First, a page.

Henry Norr 0

Call for On-Air Fairness at KPFA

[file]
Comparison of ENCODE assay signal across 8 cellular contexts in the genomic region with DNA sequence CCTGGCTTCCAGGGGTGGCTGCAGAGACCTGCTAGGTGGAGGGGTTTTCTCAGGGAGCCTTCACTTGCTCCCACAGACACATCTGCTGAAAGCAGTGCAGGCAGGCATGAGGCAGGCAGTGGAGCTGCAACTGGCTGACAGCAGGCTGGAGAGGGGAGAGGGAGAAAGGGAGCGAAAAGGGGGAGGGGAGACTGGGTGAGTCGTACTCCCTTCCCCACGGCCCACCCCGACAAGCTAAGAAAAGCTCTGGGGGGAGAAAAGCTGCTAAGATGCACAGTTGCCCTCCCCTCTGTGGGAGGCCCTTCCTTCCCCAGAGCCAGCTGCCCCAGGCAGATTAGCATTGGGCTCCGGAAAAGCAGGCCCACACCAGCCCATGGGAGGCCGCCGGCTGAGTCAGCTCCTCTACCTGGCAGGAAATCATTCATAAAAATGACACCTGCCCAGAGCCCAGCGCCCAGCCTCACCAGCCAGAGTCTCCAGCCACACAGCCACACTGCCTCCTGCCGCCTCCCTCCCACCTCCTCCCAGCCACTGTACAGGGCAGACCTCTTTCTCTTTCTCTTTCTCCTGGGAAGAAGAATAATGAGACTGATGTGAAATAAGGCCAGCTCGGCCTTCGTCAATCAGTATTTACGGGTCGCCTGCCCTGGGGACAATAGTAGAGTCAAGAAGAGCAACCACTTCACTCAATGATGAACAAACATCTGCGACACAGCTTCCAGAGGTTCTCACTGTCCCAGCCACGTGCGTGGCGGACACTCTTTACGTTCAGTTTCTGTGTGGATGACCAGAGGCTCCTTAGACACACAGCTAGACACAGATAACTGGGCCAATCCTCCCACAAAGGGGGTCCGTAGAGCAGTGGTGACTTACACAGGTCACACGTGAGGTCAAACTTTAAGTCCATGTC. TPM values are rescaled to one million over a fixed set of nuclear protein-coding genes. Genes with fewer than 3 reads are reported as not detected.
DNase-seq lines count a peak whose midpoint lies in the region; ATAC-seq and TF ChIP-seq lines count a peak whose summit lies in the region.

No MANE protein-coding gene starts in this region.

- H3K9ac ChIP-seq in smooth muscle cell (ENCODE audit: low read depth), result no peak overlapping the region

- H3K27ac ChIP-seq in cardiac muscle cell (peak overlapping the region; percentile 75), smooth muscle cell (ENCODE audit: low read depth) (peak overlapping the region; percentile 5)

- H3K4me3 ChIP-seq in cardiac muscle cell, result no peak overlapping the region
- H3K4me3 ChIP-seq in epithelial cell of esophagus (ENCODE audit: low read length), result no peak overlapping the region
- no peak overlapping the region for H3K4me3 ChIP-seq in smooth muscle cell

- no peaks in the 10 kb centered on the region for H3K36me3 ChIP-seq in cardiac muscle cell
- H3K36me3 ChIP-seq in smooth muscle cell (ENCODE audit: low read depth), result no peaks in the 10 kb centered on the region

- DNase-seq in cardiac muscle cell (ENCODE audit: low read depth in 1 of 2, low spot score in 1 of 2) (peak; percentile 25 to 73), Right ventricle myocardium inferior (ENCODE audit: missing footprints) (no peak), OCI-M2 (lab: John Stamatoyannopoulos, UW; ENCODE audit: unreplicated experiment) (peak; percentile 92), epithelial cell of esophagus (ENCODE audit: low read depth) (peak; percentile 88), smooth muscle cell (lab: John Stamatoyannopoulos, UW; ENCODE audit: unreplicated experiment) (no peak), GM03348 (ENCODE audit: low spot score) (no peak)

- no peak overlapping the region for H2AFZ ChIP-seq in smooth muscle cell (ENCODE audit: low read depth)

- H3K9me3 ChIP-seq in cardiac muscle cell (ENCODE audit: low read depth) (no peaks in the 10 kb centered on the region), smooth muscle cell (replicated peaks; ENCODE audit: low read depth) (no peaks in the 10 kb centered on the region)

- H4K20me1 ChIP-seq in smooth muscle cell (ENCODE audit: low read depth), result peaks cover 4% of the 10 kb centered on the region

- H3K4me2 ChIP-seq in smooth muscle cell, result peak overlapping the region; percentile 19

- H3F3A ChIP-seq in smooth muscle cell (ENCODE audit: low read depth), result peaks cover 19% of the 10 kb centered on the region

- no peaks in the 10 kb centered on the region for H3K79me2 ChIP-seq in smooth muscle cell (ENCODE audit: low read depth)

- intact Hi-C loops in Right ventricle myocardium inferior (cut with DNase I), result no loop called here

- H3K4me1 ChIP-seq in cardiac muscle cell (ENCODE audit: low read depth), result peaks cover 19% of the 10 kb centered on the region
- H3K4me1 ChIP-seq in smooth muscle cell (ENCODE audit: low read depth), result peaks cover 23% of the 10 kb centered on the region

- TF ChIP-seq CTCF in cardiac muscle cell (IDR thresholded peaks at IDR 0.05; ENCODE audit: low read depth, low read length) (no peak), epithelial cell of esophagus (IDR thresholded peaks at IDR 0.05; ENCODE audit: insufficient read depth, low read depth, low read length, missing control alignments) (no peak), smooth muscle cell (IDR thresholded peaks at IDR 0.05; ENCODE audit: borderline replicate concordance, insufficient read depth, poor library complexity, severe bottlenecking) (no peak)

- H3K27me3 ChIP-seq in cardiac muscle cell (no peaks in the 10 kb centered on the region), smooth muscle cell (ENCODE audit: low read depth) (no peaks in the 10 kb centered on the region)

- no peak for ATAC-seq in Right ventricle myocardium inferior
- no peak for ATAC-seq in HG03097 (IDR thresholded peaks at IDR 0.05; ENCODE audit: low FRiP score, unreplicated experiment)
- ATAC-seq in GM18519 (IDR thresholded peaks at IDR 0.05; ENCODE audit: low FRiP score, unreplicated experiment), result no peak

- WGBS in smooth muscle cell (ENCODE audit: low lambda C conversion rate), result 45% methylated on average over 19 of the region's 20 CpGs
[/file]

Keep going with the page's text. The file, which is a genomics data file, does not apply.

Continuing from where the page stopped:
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We the undersigned KPFA listeners, sponsors, and staff members believe it's important that KPFA keep listeners informed about major issues involving the station and Pacifica, including disputes over budgets, staffing, labor policies, and programming. We do not, however, believe that one-sided, misleading reports and sniping about these issues serve that goal. We therefore propose that the station adopt a fairness policy for coverage of such issues. The essence of the policy is that whenever internal controversies are discussed on air, alternative positions should be fairly represented. Specifically, we propose that: a) When major controversies arise, the station should arrange special programming to discuss them on the air. These programs should have fair and neutral host(s), board operators, and call screeners; guests representing different points of view and all major constituencies (paid staff, unpaid staff, management, and listeners); and time for listeners to pose questions and comments. b) When the KPFA news team reports on internal issues, it should adhere to standard practices of good journalism - i.e., assign such stories to reporters who are not directly involved in the conflict; give all parties a fair chance to explain their positions in their own words; avoid advocacy for one side or another; and, if directing listeners to websites or other sources, include sources from a variety of perspectives. (Such policies are nothing new - they are already spelled out in guidelines the KPFA news department itself adopted years ago - but they need to observed more carefully than they have been in recent months.) c) Other programmers, paid and unpaid, should also refrain from one-sided comments on internal conflicts on the air. This policy applies to, among other things, ‘tags’ introducing or describing shows, fundraising pitches, characterization of former or current staff and management, and promotion of outside events. Programmers who wish to state a personal position on internal controversies must allow equal time for opposing viewpoints. If directing listeners to websites or other sources about such issues, they should include sources representing opposing points of view.

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